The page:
The first amendment to the Constitution of the United States of America: clear.
Congress shall make no law respecting an establishment of religion, or prohibiting the free exercise thereof; or abridging the freedom of speech, or of the press; or the right of the people peaceably to assemble, and to petition the Government for a redress of grievances.
Basic rule of thumb for filming in public places: straightforward.
Legally, it’s pretty much always okay to take photos in a public place as long as you’re not physically interfering with traffic or police operations. As Bert Krages, an attorney who specializes in photography-related legal problems and wrote Legal Handbook for Photographers, says, “The general rule is that if something is in a public place, you’re entitled to photograph it.” What’s more, though national-security laws are often invoked when quashing photographers, Krages explains that “the Patriot Act does not restrict photography; neither does the Homeland Security Act.”
Continue reading Yet *more* violence at a Lefty rally.
It has long been my private contention that the intellectual Left’s stranglehold on academia has been a boon for the science fiction community: if you’re a lyric poet, an economist who takes Hayek seriously, and/or a historian who spits at the sight of any book with ‘People’s History’ in it, and you can write, there’s a place for you somewhere in the speculative fiction field. I mention this not for any real reason except as an intro to the aforementioned Law by Larry Niven:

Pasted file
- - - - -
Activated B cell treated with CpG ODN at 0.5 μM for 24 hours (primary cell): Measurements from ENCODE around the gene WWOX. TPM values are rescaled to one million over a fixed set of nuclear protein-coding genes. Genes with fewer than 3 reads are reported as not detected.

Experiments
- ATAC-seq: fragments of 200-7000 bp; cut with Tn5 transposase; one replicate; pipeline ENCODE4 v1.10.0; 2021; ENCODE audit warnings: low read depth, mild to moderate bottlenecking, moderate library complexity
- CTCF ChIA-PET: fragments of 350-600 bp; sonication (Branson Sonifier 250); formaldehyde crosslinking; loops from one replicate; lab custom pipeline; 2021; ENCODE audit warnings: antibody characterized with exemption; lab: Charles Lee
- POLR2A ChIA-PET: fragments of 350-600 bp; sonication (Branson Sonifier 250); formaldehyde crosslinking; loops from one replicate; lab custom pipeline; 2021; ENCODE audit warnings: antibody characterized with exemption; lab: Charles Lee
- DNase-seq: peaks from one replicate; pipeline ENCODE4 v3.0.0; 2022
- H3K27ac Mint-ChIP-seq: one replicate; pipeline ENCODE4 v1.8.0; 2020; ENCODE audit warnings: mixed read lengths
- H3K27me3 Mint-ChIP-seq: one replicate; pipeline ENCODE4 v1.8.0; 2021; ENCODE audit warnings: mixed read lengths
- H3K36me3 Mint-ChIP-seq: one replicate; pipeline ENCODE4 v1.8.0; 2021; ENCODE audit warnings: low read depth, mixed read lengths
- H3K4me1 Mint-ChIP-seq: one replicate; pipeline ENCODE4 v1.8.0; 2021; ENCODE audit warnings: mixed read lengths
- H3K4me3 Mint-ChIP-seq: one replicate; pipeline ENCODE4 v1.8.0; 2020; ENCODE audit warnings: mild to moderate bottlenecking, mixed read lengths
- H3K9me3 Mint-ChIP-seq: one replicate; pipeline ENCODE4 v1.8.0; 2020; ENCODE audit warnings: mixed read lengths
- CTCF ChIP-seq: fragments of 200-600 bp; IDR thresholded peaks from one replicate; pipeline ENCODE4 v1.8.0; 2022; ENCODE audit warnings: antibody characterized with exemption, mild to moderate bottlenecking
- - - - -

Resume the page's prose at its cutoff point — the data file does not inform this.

Psi and/or magical powers, if real, are nearly useless.
More specifically: this One Nation thing will not work for the same reason that the Brownbaggers didn’t work, or the Coffee Party didn’t work, or any of the other cargo-cult projects that the Left have embarked on to ‘counter’ the Tea Parties didn’t work. It will not work because it is a cargo cult project: which is to say, it is an attempt to use the Law of Similarity by creating as many trappings of a populist movement as can be arranged, in the hopes that it will somehow attract actual populists. In short, it is efffectively a magic spell.
And as Niven noted: if magic worked that well, society would be already using it to do things.
PS: Yes, I understand that they have no choice in the matter: if they tried actually building a populist movement, the Left would rapidly run up against the problem that populist sentiment right now is pretty heavily anti-government interference – which is to say, anti-Left. So what? It’s not my fault that there are people out there who are emotionally invested in the big-government fallacy.